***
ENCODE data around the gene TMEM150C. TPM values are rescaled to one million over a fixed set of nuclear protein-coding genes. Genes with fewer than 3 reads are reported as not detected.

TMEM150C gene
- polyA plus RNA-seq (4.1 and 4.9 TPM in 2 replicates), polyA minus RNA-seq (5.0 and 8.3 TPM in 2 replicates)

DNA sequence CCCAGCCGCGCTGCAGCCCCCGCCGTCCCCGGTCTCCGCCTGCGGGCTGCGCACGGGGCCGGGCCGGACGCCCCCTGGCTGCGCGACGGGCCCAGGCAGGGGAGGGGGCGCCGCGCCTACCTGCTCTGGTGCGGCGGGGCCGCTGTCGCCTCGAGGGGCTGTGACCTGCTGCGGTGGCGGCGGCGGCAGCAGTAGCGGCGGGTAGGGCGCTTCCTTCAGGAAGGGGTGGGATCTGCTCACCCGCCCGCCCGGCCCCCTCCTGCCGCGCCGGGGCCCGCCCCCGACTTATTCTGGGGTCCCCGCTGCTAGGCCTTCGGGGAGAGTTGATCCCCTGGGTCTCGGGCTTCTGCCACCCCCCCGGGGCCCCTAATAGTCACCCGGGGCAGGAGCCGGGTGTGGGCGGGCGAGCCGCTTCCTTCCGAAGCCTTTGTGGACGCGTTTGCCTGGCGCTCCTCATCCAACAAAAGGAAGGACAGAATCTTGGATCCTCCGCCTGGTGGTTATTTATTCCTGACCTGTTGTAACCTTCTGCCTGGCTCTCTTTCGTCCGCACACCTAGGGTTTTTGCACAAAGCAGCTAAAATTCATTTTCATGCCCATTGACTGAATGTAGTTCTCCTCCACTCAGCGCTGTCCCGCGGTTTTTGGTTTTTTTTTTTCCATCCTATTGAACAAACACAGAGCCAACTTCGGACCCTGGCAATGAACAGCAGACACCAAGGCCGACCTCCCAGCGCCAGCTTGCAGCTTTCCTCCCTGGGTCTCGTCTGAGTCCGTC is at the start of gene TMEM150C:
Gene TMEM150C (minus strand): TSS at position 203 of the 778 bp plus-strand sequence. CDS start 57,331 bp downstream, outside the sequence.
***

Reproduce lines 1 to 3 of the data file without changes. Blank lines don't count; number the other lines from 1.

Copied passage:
ENCODE data around the gene TMEM150C. TPM values are rescaled to one million over a fixed set of nuclear protein-coding genes. Genes with fewer than 3 reads are reported as not detected.

TMEM150C gene
- polyA plus RNA-seq (4.1 and 4.9 TPM in 2 replicates), polyA minus RNA-seq (5.0 and 8.3 TPM in 2 replicates)